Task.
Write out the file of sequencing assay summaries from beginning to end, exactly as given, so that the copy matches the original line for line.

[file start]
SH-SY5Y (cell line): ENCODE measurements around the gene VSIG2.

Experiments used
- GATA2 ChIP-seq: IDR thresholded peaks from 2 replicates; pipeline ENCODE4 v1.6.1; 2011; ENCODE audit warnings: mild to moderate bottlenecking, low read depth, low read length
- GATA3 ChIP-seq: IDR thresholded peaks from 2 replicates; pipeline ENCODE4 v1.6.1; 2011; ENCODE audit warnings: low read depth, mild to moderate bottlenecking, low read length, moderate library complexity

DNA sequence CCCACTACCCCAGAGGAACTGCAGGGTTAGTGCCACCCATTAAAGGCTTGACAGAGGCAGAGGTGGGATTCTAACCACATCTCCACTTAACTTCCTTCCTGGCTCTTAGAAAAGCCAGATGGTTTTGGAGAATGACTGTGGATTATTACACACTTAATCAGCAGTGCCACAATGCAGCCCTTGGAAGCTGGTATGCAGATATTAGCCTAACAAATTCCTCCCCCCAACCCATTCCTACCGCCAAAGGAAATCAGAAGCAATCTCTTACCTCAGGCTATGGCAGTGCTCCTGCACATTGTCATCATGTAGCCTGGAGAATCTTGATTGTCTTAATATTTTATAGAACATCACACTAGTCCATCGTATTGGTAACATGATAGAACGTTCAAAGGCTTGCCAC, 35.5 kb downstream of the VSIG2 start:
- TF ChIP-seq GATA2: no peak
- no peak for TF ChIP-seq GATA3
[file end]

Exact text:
SH-SY5Y (cell line): ENCODE measurements around the gene VSIG2.

Experiments used
- GATA2 ChIP-seq: IDR thresholded peaks from 2 replicates; pipeline ENCODE4 v1.6.1; 2011; ENCODE audit warnings: mild to moderate bottlenecking, low read depth, low read length
- GATA3 ChIP-seq: IDR thresholded peaks from 2 replicates; pipeline ENCODE4 v1.6.1; 2011; ENCODE audit warnings: low read depth, mild to moderate bottlenecking, low read length, moderate library complexity

DNA sequence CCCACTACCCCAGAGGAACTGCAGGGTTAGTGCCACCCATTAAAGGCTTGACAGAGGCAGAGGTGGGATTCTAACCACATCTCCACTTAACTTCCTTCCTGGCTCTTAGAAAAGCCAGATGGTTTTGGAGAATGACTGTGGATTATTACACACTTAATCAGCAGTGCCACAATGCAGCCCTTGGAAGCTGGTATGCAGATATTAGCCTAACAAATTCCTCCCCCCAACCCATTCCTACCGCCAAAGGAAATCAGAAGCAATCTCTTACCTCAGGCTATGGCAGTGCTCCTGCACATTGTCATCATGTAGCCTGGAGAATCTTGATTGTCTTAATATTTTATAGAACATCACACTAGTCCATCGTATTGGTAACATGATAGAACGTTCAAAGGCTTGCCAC, 35.5 kb downstream of the VSIG2 start:
- TF ChIP-seq GATA2: no peak
- no peak for TF ChIP-seq GATA3